I am pleased to announce the latest development in the University’s response to the current refugee crisis: this week we agreed to provide dedicated funding, accommodation and support for refugee students.
Two PGT students holding UK asylum seeker status will have their fees waived and be given a £10,000 bursary, provided by the alumni fund. All undergraduate and postgraduates holding UK asylum seeker status will also be classified as home students for fee purposes.
All UG students with refugee or humanitarian protections will be offered the same means-tested support we offer undergraduates from other financially vulnerable groups, including a guaranteed place in University accommodation for the duration of their course and access to a range of bursaries and financial support. This includes the new Gold Scholarships, one of which will be reserved for applicants who are refugees.
An essential part of our support package is that all affected students - UG or PG, UK asylum seekers or refugees – will be provided with dedicated, professional support in Student Services and additional support across the university, such as from the Skills Centre and Careers Service.
The last ten years have seen unprecedented numbers of people displaced from their homes in the Middle East and elsewhere due to persecution, conflict and violence. The UN reported last year that 65.3 million people were displaced at the end of 2015, compared to 59.5 million just 12 months earlier. Most of these people have settled within their own country or in their wider region, with a fraction coming to Europe or to seek sanctuary in the UK.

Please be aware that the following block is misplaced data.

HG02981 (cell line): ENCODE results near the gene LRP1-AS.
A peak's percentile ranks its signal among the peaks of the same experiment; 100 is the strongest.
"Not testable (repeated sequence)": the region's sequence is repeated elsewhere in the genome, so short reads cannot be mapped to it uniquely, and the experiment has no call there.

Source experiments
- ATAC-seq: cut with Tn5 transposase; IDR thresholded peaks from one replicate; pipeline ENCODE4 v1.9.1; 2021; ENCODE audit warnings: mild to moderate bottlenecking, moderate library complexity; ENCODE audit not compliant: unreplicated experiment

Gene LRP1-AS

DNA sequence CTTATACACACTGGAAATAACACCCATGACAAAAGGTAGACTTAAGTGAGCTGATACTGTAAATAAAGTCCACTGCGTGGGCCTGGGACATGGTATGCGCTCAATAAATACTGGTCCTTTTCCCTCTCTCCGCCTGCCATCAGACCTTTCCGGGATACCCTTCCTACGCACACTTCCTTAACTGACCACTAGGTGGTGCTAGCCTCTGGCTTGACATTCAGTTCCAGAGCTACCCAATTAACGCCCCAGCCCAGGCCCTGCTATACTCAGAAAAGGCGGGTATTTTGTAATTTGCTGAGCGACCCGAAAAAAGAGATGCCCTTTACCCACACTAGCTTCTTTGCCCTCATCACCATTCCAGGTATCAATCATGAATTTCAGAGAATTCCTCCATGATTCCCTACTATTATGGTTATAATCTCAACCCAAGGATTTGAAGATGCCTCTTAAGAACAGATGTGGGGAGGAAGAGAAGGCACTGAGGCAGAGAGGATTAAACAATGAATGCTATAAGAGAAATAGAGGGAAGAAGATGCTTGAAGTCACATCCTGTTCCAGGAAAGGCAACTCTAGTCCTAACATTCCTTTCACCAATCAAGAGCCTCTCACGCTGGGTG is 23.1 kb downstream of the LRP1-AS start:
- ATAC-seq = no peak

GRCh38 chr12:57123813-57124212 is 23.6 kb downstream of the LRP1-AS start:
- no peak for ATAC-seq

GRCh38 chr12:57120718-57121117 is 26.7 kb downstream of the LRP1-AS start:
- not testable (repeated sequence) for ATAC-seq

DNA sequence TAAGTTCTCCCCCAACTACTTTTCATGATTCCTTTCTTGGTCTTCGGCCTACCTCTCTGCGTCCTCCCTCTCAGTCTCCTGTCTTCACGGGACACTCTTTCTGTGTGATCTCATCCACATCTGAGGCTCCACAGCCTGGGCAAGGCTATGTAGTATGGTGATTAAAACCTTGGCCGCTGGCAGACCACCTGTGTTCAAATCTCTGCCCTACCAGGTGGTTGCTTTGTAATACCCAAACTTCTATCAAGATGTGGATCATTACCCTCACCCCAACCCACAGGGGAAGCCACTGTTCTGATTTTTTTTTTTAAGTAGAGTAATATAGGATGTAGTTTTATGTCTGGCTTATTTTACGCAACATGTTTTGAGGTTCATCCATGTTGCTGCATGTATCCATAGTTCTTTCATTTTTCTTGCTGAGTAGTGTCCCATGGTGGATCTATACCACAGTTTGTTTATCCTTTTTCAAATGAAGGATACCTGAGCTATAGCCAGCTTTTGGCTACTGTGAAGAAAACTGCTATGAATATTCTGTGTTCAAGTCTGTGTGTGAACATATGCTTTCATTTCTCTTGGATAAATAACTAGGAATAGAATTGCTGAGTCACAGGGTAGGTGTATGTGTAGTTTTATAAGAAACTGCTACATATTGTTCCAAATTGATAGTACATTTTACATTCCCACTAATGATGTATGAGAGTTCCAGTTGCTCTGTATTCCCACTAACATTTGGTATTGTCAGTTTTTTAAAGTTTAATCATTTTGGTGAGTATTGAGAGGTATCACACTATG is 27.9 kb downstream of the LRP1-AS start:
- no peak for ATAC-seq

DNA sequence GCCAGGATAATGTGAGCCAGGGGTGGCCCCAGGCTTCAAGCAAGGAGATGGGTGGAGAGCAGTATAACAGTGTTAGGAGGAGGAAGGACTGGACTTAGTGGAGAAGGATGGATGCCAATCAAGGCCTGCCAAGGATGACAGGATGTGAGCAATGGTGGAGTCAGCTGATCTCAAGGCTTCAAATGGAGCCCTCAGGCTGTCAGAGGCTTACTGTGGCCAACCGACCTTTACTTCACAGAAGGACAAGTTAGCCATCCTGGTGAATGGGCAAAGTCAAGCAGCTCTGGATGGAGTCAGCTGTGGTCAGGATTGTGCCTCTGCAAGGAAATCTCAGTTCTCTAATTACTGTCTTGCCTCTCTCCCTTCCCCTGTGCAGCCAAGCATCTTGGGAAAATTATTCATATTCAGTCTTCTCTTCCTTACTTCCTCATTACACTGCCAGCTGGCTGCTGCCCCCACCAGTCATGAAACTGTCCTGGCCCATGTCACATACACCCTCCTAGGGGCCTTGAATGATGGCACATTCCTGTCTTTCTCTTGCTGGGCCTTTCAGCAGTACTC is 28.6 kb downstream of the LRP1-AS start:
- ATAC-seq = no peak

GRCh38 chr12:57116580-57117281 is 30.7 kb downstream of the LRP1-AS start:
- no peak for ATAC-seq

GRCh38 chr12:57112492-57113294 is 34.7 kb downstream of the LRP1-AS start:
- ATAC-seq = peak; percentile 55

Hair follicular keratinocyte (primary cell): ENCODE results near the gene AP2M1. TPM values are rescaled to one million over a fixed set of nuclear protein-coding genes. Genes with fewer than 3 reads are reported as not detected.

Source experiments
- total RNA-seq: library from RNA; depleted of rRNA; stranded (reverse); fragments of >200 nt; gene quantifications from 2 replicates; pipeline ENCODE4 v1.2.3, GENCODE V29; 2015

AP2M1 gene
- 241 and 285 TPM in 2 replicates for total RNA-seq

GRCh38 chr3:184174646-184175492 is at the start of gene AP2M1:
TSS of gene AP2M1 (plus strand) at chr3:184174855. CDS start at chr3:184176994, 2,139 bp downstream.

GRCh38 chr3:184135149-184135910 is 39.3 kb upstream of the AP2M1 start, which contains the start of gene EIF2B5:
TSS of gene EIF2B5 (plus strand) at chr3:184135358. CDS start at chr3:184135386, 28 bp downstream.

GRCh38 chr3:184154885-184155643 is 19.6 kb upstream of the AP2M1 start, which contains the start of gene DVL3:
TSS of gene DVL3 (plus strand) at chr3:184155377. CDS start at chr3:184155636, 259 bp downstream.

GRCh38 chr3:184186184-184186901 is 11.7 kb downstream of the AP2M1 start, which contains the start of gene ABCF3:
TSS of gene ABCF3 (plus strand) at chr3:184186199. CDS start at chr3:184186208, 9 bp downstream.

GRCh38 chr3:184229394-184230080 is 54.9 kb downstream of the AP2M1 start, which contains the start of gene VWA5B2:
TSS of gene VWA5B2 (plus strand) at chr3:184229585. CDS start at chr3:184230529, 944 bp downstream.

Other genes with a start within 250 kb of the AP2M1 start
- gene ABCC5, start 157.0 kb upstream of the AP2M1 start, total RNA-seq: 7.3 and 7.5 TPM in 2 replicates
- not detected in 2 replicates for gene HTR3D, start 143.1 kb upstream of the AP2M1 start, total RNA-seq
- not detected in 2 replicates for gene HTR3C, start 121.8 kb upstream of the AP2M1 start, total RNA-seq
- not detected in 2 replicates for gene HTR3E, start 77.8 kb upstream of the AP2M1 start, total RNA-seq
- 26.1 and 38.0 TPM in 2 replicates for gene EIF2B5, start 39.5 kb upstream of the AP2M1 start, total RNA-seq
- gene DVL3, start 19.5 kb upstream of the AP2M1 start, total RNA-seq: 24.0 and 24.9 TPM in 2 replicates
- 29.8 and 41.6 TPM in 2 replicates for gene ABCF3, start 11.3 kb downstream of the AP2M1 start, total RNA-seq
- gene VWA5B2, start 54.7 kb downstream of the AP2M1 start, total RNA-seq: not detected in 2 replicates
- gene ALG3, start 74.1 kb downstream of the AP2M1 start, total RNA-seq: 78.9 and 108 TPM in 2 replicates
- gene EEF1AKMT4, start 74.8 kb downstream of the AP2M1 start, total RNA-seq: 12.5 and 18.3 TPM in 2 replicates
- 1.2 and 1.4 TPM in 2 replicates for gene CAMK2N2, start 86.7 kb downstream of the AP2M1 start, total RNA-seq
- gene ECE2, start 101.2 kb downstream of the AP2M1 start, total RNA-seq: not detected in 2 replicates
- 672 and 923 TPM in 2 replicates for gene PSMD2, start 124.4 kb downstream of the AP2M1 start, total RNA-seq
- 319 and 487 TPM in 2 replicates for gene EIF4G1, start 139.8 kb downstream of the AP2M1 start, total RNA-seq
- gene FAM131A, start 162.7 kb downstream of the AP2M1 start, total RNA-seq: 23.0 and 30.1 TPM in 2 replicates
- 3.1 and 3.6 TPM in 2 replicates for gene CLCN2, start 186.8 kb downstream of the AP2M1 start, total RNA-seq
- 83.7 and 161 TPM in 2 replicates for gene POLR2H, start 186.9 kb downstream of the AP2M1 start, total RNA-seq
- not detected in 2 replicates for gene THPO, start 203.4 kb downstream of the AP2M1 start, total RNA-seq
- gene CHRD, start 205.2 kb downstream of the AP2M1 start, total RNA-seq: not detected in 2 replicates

The scale of the crisis and the human misery caused in conflicts such as in Syria is overwhelming. The challenge for individuals and for institutions such as ours is to do something meaningful and sustainable that will have a tangible impact. This is the driving force behind Bath’s strategy.
These additional provisions complement our innovative and sector-leading work to build resilience in people and systems in the Middle East. We are funding 12 scholarships in Jordan to enable state-sector teachers to undertake the PG Certificate in Education, working in cooperation with the Jordanian government. This project, led by the Department of Education, aims to provide training to support teachers working with both Jordanian children and Syrian refugee children.
Our University is also developing a new Masters in Humanitarianism, Conflict and Development, to be run through blended learning and a study centre in Jordan, targeted at people working for NGOs and local UN agencies.
I am also delighted that colleagues in the Departments of Architecture & Civil Engineering and Social & Policy Sciences have been granted £1.5million by the EPSRC Global Challenges Fund to work together on developing thermally insulated, low-cost housing for refugees in extreme climates. This is just one of several research projects we are seeking to develop to support resilience in the region in the areas of housing, education, energy and water.
We have also been supporting students from war-affected countries through the hardship fund and have secured funding - based on the strength of our regional strategy - for a PhD scholarship for a woman scientist from Balochistan, at the centre of the conflict in the Pakistan-Afghanistan border region.
This programme of support is only possible due to the hard work of colleagues throughout our institution - academic staff, professional services and students - who have worked together to produce a multi-layered approach unique to the sector. I would like to thank them for all their efforts.
I am proud to be part of a community which has shown such dedication and commitment to addressing the key humanitarian crisis of our times.